Let’s first look at nepomuk and strigi. These are two technologies used by the K Desktop Environment (excuse any technical misunderstandings), which from what I understand are meant to store a wealth of “meta-info” about all your stored data. Be it your email, contact lists, favourites, essays, presentations, music, images, etc. It will turn them from being stored as data into being stored as information. I’m then meant to be able to find/sort/store them much easier than before. Must be heaven when trying to find that centuries old self-note I wrote.

The second example is the 3D desktop. A concept that I myself am trying to spread is that your desktop is…well, a desktop. You keep what you’ve been recently working on and what you’re currently working on…on your desktop. Your desktop is where you dump  your stuff in-between sorting them, and where you leave stuff piled after a long days’ work. It is where it is both easy to access stuff and dispose of stuff.

Oh really.

I don’t think it’s working so far. Nepomuk/Strigi has never once shown me anything useful. I store my own files the way I want to. Microsoft and Apple both categorise things for you (well, Microsoft tries) in their own structures, whilst the Linux filesystem is…organised chaos.

KDE was meant to have revolutionised the desktop. I might not know the advance of the system’s backend of plasma and the such, but whatever happened, i’m just not quite seeing it. The concept of plasmoids on the desktop itself (yes, on panels they are very useful) might be good, but utterly impractical. The main reasons I find for this are:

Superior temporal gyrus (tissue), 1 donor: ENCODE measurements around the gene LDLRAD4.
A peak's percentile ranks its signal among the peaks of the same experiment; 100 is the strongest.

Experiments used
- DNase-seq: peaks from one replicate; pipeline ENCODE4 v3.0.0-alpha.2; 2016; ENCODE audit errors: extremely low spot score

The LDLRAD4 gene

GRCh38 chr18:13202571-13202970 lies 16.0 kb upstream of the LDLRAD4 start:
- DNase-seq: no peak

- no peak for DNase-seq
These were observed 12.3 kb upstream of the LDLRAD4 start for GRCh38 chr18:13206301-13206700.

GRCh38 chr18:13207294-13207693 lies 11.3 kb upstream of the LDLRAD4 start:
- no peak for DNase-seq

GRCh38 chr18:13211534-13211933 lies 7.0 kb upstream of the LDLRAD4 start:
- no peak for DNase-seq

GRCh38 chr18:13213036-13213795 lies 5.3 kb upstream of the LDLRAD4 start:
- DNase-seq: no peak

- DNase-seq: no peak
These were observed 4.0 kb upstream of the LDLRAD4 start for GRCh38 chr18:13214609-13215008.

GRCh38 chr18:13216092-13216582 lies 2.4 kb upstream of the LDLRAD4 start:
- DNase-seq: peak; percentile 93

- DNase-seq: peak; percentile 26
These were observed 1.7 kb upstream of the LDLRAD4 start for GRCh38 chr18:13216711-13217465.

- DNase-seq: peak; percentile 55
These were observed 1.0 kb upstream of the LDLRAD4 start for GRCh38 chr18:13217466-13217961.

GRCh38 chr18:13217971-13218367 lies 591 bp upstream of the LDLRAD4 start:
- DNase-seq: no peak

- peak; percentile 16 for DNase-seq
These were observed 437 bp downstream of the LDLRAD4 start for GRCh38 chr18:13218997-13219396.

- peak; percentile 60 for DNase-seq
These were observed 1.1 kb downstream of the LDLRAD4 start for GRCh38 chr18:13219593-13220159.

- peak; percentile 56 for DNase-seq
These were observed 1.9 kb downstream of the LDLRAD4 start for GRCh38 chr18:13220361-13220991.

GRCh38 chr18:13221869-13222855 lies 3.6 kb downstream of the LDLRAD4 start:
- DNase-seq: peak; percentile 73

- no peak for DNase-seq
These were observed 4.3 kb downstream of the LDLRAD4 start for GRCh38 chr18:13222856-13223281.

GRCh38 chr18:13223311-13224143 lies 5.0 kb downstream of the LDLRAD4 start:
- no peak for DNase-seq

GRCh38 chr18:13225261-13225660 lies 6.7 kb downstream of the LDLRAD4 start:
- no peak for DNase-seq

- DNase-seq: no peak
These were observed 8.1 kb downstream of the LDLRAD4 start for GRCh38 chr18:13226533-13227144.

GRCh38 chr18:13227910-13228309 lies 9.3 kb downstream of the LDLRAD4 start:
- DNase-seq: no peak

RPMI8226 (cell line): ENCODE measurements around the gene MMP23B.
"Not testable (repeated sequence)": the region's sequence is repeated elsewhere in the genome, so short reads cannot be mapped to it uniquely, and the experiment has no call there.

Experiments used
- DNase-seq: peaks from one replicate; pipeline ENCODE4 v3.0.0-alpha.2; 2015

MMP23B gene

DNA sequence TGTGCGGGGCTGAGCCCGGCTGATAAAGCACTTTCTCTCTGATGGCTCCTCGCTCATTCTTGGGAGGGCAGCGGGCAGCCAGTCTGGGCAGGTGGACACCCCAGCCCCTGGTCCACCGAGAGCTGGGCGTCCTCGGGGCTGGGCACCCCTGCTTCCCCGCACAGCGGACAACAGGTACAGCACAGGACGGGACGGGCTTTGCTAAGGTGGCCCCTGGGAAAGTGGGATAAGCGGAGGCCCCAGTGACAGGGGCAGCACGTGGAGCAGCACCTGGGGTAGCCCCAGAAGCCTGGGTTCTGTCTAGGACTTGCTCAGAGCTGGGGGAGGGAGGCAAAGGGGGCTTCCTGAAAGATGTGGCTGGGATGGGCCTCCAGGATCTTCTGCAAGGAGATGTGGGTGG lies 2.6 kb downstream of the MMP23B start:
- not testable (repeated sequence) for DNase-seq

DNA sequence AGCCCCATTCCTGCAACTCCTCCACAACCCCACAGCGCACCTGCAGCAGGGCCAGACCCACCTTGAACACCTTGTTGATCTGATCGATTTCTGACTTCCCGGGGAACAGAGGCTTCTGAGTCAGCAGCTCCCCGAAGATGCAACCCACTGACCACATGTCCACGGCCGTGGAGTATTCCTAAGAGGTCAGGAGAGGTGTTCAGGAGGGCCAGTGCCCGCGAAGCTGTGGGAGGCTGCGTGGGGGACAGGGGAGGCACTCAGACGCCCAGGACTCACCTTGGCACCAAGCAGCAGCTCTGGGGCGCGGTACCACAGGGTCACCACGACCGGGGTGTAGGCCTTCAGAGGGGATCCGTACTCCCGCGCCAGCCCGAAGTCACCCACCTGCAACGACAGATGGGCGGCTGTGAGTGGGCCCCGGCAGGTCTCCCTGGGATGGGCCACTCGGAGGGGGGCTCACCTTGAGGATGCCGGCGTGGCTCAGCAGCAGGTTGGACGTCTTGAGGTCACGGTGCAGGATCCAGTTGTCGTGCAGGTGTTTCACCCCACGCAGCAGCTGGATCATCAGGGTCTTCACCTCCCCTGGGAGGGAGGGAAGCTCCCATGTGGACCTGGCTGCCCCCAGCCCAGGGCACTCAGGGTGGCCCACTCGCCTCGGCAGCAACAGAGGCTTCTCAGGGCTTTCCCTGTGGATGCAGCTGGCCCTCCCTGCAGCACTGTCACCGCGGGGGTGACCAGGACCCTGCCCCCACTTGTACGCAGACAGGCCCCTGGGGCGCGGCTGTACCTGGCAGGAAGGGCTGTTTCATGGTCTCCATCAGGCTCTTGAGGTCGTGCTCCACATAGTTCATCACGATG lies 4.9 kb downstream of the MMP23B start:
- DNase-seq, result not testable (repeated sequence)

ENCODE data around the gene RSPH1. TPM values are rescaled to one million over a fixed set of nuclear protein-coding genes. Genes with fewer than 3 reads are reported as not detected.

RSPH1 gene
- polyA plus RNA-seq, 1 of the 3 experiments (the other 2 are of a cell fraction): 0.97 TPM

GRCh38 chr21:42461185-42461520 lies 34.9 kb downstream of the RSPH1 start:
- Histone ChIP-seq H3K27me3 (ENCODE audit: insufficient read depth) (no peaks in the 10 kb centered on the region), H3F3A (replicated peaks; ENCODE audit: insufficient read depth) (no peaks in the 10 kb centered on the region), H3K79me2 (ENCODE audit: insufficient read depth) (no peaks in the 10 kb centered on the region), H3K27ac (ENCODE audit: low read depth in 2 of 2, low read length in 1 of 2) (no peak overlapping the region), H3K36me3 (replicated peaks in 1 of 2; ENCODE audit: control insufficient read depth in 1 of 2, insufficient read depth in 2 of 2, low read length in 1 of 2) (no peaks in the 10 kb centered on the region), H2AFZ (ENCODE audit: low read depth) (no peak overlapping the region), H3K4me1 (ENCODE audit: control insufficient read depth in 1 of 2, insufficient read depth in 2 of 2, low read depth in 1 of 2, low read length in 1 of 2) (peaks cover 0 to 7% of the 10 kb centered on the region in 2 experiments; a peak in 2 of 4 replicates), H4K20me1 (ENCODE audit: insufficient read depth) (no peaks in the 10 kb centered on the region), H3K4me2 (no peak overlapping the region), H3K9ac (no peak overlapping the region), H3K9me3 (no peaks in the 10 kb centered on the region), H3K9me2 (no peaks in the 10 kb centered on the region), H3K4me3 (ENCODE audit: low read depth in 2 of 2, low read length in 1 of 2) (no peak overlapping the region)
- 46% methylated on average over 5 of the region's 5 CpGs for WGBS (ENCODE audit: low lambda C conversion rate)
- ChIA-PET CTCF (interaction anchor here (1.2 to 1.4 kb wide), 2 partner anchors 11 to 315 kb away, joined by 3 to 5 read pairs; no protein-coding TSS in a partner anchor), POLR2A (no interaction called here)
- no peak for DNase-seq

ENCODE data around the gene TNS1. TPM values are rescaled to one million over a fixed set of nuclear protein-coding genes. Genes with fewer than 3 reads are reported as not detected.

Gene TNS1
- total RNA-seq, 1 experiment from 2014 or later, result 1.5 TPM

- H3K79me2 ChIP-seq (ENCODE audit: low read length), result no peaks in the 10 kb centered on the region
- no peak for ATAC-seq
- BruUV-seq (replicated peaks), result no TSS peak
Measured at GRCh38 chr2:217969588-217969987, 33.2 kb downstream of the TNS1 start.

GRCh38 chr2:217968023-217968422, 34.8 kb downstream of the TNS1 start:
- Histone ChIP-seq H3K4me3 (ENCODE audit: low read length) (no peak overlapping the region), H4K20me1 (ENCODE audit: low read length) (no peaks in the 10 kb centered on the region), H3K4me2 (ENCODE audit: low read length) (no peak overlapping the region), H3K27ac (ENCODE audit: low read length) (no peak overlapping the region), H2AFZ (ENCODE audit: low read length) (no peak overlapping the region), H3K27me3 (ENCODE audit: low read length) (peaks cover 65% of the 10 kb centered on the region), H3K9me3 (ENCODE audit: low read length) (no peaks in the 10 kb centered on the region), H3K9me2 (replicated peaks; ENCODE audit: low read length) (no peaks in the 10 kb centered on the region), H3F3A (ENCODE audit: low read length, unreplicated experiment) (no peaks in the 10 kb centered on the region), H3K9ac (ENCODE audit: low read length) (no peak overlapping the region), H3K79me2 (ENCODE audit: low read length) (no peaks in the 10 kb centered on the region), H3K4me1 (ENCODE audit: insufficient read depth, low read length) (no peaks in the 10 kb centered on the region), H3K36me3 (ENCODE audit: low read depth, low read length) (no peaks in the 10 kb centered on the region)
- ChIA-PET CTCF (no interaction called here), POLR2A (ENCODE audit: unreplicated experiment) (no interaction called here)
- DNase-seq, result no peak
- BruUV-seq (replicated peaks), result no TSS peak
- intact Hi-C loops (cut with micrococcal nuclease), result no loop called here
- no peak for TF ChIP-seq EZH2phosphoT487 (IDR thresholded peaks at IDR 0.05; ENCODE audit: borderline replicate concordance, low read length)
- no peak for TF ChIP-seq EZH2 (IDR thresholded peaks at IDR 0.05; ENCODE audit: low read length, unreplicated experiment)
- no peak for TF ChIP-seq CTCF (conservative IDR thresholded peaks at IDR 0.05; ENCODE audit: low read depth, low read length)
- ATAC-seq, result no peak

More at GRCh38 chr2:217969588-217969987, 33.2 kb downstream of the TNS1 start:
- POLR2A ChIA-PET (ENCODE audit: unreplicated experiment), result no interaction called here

They are inaccessible.

Even with show-desktop/show-plasma-dashboard, they are still very limited in function. The folder view plasmoid just shows a folder, then allows me to open files in the folder or open subdirectories in Dolphin. I can’t do my actual file sorting with the plasmoid. The quicklaunch plasmoid is heaps better, but very small.

They replicate functionality.

We have the folder view, and dolphin (not to mention konqueror). All browse files. We have the calculator plasmoid, but what use is that when I have my nifty alt-f2 calculator embedded in krunner? The media player plasmoid – which is easier, tapping a shortcut or showing my desktop then pausing/playing/etc? Analog clock? I have my good ‘ol digital clock in the bottom right corner. Web browser plasmoid? Seriously. Blue marble, ball, binary clock, conway’s game of life? Useful? I think not.

So, the question is, how do you use your desktop? (if in KDE, this includes plasma – if not, then just in terms of file organisation?)

(in unrelated news, my blog now uses Slimbox for displaying images, so there is increased sexiness when you click on them!)